By Max Clarke
A survey of over 500 executives from small to large businesses, carried out by Barclays Corporate and The Financial Times, has revealed that 57% were planning to create new jobs in the next 12 months. For large businesses, turning over in excess of £500 million, the figure jumps to 85%.
Alarmingly, however, the survey reveals that 1 in 3 companies are ‘not at all interested’ in employing ex-public sector workers, while a further 25% responded as ‘not very interested’. Among the barriers to employing former public sector employees cited by respondents was their real or perceived lack of skills necessary for private sector business.
Kevin Wall, managing director of Barclays Corporate commented:
“One of the interesting and slightly disturbing things to come out of the survey is that in some sectors there is an aversion to hiring public sector workers, believing they are not suitably skilled. Our principle is to take an individual on their own merit. It is short sighted if employers are not prepared to look more closely at an individual’s experience, work ethic and ability to learn.”
David Ingall, partner at JWPCreers and member of the UK200Group of independent accountancy and lawyer firms has also commented on the findings of the survey, saying:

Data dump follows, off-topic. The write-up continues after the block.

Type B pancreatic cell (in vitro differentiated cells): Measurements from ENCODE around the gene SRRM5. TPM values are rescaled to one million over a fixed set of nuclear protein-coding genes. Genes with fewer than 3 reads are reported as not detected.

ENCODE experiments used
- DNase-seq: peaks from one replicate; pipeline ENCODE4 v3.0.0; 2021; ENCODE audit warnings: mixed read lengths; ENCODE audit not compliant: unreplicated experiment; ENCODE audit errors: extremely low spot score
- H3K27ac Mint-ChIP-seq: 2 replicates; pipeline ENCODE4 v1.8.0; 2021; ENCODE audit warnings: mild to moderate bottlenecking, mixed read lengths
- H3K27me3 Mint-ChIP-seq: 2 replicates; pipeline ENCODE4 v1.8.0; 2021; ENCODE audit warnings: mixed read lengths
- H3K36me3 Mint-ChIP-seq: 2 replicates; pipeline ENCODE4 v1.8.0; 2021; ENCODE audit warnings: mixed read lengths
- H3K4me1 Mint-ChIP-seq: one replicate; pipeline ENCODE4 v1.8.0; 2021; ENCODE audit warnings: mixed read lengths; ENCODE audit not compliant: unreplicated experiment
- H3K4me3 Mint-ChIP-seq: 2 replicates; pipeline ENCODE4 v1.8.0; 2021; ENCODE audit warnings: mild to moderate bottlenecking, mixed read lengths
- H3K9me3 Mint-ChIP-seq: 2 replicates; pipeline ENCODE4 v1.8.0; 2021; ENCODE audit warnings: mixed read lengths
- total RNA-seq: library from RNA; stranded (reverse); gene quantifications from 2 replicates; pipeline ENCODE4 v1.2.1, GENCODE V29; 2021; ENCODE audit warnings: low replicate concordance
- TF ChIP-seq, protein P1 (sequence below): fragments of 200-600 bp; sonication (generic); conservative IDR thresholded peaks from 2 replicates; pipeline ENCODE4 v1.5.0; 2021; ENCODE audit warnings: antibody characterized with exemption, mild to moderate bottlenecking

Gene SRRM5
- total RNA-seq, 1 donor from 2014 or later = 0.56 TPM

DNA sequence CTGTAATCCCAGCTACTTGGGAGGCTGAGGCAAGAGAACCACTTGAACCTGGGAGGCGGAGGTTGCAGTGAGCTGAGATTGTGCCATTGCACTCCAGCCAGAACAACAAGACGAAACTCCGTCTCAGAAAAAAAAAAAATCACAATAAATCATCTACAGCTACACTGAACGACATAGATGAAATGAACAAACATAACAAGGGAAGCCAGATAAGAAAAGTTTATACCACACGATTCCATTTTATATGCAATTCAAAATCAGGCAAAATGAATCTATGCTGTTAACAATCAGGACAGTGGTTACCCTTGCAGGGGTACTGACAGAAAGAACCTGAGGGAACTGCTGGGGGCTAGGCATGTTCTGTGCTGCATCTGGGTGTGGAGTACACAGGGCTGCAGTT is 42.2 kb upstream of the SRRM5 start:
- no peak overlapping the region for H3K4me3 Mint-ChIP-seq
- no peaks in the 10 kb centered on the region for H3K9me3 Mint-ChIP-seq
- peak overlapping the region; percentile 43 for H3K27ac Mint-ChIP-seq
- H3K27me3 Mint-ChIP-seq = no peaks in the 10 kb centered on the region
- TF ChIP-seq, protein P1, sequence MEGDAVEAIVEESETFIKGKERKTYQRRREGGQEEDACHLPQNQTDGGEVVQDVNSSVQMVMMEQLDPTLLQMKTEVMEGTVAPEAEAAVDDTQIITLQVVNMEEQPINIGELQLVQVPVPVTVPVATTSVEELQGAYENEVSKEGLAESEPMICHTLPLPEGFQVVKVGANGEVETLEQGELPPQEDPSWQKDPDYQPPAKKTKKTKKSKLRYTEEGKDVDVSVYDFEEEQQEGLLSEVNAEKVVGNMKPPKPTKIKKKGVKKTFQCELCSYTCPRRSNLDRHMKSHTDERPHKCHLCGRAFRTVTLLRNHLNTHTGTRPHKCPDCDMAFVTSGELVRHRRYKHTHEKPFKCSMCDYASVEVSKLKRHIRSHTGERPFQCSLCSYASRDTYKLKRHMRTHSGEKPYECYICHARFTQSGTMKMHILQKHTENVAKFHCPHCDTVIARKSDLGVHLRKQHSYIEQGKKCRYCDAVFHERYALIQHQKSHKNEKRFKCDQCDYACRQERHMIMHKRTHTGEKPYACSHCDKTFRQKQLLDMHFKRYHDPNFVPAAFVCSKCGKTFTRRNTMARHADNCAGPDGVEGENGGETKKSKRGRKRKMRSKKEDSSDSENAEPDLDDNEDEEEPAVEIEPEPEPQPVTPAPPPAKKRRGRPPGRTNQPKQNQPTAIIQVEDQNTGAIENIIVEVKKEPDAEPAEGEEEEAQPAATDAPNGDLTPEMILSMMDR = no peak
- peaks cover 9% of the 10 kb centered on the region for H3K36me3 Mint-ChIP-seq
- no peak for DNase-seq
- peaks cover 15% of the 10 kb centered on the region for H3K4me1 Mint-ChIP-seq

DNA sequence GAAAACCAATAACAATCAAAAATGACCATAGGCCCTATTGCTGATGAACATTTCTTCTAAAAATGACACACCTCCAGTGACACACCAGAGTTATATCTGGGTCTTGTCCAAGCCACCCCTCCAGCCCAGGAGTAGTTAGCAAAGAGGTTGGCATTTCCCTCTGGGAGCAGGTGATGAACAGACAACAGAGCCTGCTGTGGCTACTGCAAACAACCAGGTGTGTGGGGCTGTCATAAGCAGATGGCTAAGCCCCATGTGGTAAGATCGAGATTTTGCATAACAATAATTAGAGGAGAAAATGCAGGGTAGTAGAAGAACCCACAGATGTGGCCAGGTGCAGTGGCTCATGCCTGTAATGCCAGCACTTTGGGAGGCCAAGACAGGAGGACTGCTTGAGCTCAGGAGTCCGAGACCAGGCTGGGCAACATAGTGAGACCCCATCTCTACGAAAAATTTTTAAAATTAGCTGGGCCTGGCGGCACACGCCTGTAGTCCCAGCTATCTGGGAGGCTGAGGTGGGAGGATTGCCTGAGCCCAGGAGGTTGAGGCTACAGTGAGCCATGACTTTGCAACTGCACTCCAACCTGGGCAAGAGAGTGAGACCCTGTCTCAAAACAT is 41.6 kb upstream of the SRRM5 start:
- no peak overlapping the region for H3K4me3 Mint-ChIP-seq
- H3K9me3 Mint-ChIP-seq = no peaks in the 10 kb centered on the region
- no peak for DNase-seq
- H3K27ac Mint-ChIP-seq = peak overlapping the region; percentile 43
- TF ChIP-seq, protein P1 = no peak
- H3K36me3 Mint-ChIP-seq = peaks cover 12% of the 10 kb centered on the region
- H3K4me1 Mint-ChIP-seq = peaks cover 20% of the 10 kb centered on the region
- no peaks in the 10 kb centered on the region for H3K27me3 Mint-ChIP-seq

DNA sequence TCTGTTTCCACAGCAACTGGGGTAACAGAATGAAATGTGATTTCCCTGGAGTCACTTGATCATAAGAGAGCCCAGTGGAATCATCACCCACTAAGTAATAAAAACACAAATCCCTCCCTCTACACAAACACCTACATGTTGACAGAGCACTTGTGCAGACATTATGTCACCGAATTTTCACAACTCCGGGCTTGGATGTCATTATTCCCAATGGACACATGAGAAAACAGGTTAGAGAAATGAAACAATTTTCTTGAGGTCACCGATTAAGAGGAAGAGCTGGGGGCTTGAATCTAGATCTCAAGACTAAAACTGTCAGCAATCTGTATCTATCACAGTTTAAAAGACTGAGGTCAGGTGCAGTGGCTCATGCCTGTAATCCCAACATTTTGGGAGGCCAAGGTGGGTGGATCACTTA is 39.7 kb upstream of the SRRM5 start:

"The private sector generally only employs those “fit for purpose”. It is difficult to establish whether this survey played on a potential prejudice that those being made redundant from the public sector are not equipped to deal with life in the “real” world.
There appears to be a supposition that the private sector will enable those who are made redundant to be redeployed on a like for like basis. The reality is very different. The skills required in the hoped-for-growth of the private sector will only, to a very limited extent, encompass administration but will probably be sales and technical - perhaps not public sector strengths. We will have to wait and see."
[The news] "might be damning for those due to be unemployed, but sadly it isn't surprising. In our experience," argues Kevin Young, Managing Director for SkillSoft EMEA, "the public sector has traditionally focused on internal process-driven training, rather than investing employees with transferable skills.
"It might be the natural response to lambast business owners for taking this kind of view, but this opinion won't change without some significant re-alignment from the public sector. Appropriate training in transferable skills through platforms like e-learning requires minimal levels of investment compared to the generated returns in productivity. There is no excuse for this not to be a core part of any public sector redundancy package. Concluded Mr. Young.